VMware disables inter VM Transparent Page Sharing (TPS) for security reasons

This posting is ~8 years years old. You should keep this in mind. IT is a short living business. This information might be outdated.

This morning I discovered a tweet from Derek Seaman in my timeline, that caught my attention.

TPS stands for Transparent Page Sharing and it’s one of VMware memory management technologies. VMware ESX(i) uses four different technologies to manage host and guest memory resources (check VMware KB2017642 for more information). The preference increases from TPS to swapping.

  • Transparent page sharing (TPS)
  • Ballooning
  • Memory Compression
  • Swapping

TPS is a technology by which redundant copies of memory pages are eliminated. You can understand TPS like some kind of memory deduplication. The hypervisor scans the memory periodically for memory pages that could be possibly  shared. For each candidate memory page a hash is calculated and it’s saved in a hash table. If a second candidate page has the same hash, a full bit-by-bit comparison for both pages is triggered. If both memory pages are identical, only one page is saved and the other memory page is reclaimed. TPS is enabled by default and shows good results, especially if you were running a lot VMs with the same OS, like in VDI or terminal server environments.

With the advent of hardware-assisted memory virtualization systems, like Intel EPT or AMD RVI, VMware changed the behaviour of TPS and how guest memory is backed to physical memory. Guest memory was now backed with larger memory pages (2MB instead of 4KB ) for better performance. But 4 KB pages were still used if there were no 2 MB continuous memory, e.g. in case of memory overcommitment or memory fragmentation. Using 2 MB memory pages has advantages, for sure, but in perspective of TPS it has two disadvantage:

  • small chance to find two identical memory pages
  • the expense of a bit-by-bit comparison is at 2 MB pages incredibly much higher than with 4 KB pages

The punchline is, that with hardware-assisted memory virtualization systems, TPS is only actively used if the host is under memory pressure. But it is still there and working.

Safety over performance

Yesterday VMware published KB2080735 (Security considerations and disallowing inter-Virtual Machine Transparent Page Sharing). The purpose of this KB:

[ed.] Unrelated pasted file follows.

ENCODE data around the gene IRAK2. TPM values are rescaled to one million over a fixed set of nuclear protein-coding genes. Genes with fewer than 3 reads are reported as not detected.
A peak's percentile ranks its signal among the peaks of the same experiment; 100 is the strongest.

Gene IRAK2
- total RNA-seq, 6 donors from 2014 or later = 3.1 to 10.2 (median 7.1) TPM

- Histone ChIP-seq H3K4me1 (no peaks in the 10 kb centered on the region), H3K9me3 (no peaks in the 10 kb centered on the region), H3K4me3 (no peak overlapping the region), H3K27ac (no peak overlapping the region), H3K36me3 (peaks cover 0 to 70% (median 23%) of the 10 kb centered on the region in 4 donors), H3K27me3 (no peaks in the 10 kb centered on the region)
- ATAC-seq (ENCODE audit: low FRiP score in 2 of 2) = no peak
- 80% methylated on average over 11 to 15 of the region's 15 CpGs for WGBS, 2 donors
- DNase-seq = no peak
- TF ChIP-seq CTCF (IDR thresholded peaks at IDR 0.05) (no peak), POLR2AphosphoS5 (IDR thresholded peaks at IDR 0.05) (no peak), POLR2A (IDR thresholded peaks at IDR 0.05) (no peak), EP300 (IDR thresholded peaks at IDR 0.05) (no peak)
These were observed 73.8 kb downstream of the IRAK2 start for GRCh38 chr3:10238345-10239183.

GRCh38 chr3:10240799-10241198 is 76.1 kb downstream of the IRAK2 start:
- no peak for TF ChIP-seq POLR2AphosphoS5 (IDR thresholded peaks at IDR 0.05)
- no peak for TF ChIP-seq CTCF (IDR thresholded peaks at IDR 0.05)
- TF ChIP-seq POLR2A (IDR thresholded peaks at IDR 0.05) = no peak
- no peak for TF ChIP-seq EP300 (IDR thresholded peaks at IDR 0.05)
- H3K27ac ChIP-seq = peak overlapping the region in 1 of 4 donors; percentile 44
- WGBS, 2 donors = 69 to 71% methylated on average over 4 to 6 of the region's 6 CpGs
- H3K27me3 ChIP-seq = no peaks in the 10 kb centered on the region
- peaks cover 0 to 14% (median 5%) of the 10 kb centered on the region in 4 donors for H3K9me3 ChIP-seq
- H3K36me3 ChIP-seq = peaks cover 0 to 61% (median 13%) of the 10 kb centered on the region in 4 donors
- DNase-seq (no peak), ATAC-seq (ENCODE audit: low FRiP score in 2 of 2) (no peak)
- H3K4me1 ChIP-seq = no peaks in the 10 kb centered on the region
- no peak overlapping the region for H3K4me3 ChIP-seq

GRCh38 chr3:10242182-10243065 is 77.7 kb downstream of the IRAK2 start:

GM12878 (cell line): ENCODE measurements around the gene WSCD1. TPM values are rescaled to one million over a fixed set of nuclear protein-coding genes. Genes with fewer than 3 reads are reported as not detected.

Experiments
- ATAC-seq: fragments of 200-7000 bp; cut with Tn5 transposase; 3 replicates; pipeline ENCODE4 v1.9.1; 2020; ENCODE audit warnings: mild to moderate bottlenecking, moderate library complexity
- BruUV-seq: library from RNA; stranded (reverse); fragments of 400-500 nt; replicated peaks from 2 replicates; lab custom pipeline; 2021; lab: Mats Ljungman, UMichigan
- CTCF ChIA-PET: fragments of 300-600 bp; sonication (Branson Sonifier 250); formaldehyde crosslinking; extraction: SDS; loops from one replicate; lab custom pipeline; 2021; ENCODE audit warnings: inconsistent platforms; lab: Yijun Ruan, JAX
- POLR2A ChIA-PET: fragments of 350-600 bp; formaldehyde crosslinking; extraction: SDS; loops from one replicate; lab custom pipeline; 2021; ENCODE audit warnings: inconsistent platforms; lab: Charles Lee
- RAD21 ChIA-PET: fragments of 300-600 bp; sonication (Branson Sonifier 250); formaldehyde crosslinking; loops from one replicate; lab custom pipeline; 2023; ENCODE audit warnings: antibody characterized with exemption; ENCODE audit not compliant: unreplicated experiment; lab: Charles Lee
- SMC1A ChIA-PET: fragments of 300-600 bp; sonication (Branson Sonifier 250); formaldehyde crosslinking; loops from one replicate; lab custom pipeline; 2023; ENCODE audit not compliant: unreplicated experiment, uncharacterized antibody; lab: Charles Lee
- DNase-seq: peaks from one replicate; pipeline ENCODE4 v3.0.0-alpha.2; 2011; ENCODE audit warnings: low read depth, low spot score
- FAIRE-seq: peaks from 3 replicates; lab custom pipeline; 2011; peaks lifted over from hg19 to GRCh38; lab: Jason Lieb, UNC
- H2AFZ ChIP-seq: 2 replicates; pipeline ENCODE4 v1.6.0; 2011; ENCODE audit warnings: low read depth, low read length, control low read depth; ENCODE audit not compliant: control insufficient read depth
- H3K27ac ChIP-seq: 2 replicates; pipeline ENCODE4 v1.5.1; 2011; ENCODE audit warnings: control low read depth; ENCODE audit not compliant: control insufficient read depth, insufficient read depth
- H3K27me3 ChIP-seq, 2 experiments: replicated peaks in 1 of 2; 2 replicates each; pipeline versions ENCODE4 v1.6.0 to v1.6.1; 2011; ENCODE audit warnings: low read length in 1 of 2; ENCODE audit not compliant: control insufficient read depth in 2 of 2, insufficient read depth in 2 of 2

This article acknowledges the recent academic research that leverages Transparent Page Sharing (TPS) to gain unauthorized access to data under certain highly controlled conditions and documents VMware’s precautionary measure of no longer enabling TPS in upcoming ESXi releases. At this time, VMware believes that the published information disclosure due to TPS between virtual machines is impractical in a real world deployment.

Because of this, TPS will be disabled by default with the release of:

  • ESXi 5.5 Update release (Q1/ 2015)
  • ESXi 5.1 Update release (Q4/ 2014)
  • ESXi 5.0 Update release (Q1/ 2015)
  • The next major version of ESXi (ESXi 6.0)

Prior these updates VMware will release patches that introduce additional TPS management capabilities and that WILL NOT change the existing settings for inter VM TPS (check KB2091682). As stated in KB2080735, the planned ESXi patch releases are:

  • ESXi 5.5 Patch 3
  • ESXi 5.1
  • ESXi 5.0

The patches for ESXi 5.0 and 5.1 are planned for Q4/ 2014. For ESXi 5.5 a patch the patch is already available (ESXi550-201410401-BG).

My 2 cents

Several years ago, the deactivation of TPS would have been fatal. Today, and in consideration of “safety over performance”, I think it was the right decision. If your design heavily relies on TPS, then you maybe have a bad design. ;)

Also a good read:

Frank DennemanFuture direction of disabling TPS by default and its impact on capacity planning
Magnus AnderssonChanges in ESXi Transparent Page Sharing (TPS) behaviour
Kenneth van SurksumVMware decides to disable TPS in future ESXi releases by default
Marcel van den BergVMware wil disable Transparant Page Sharing by default in future ESXi releases
Andrea MauroBye bye Transparent Page Sharing
Chris WahlTransparent Page Sharing Vulnerable, Yet Largely Irrelevant

More will follow, ping me on Twitter if you found a good one!

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Patrick Terlisten
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